Human rights – what do I need to know?


Universal Declaration of Human Rights



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Universal Declaration of Human Rights


In 1948 the United Nations General Assembly adopted the Universal Declaration of Human Rights. This was the first time that countries agreed on a comprehensive statement of inalienable human rights.

Australia played a significant role in the development of the Universal Declaration through the efforts of Dr HV Evatt, who was President of the General Assembly of the United Nations when the Universal Declaration was passed.

The Universal Declaration is not a treaty, so it does not directly create legal obligations for States. However, the Declaration has had a profound influence on the development of international human rights law, and it is globally accepted as a statement of fundamental rights and freedoms enjoyed by all human beings. Many countries have included its provisions in their basic laws or constitutions.

Those who drafted the Declaration were profoundly aware of the extreme human rights violations that had been perpetrated during World War II and the preceding years. So, the Declaration emphasised the inherent dignity of every person and noted that the recognition of the equal and inalienable rights of all members of the human family is the basis for freedom, justice and peace. The Universal Declaration is a powerful and eloquent statement of fundamental values and principles. It recognises that:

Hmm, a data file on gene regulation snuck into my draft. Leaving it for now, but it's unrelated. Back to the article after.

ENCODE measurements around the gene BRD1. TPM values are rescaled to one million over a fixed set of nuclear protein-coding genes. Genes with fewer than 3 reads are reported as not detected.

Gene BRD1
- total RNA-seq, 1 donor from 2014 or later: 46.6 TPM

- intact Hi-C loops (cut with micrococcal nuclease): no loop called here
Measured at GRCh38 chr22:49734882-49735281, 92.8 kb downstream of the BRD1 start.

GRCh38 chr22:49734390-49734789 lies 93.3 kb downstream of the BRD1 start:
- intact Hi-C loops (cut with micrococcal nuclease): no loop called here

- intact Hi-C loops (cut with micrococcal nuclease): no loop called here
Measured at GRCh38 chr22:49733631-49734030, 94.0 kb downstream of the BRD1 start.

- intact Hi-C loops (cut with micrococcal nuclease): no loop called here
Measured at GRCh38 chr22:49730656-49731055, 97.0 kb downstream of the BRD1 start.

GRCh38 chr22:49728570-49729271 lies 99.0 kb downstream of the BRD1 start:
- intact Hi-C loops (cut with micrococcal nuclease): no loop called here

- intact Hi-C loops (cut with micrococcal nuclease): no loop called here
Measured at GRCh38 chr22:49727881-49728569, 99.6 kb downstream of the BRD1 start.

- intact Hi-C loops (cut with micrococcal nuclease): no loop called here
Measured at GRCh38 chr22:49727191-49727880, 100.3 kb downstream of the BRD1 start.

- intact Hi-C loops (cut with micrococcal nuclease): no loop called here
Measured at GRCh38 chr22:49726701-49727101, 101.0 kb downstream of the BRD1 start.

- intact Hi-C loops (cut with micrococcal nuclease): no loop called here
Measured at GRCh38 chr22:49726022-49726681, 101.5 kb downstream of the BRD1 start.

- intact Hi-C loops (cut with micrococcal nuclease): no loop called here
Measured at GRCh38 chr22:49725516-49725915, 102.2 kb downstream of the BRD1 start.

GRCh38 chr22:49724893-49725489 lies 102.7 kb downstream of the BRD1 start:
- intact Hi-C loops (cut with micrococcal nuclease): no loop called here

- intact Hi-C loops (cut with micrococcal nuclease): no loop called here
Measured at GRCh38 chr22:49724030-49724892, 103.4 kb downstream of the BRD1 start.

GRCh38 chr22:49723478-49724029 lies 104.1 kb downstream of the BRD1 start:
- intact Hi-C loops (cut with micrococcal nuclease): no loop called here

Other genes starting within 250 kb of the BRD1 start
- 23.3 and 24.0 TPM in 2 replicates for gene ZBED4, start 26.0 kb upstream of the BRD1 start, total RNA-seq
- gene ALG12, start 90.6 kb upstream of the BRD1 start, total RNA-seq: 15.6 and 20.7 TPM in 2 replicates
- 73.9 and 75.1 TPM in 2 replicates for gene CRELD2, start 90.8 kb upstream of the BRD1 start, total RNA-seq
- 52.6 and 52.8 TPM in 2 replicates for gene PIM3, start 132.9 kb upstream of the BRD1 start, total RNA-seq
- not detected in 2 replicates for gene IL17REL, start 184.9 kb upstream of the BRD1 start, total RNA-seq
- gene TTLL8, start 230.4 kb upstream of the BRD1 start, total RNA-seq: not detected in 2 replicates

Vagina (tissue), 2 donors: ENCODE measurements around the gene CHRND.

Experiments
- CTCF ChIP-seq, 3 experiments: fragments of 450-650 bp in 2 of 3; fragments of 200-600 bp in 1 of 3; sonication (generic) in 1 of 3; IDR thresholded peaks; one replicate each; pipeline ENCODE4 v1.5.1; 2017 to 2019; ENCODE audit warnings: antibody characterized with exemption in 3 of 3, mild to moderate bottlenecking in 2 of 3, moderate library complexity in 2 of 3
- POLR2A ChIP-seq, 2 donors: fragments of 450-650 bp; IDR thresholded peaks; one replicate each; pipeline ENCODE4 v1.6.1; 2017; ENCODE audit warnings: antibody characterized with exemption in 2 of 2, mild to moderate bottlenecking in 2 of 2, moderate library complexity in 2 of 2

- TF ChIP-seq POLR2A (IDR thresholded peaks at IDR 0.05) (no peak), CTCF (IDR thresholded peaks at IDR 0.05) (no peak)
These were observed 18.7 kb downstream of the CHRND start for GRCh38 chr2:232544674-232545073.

All human beings are born free and equal in dignity and rights. [Article 1, Universal Declaration]

The rights set out in the Universal Declaration cover civil and political rights (which protect individuals from government abuse of power) as well as economic, social and cultural rights (the basis for adequate standards of living that will ensure human dignity).

The rights in the Declaration include:


  • the right to life, liberty and personal security

  • freedom from torture and degrading treatment

  • the right to seek and gain protection in other countries from persecution

  • the right to equality before the law

  • the right to a fair trial

  • the right to privacy

  • freedom of belief and religion

  • freedom of opinion

  • freedom of peaceful assembly and association

  • the right to participate in government

  • the right to social security

  • the right to work

  • the right to adequate standards of living

  • the right to education.

In the Declaration the United Nations called on governments and individuals and other organs of society to promote respect for human rights through education and government policies.

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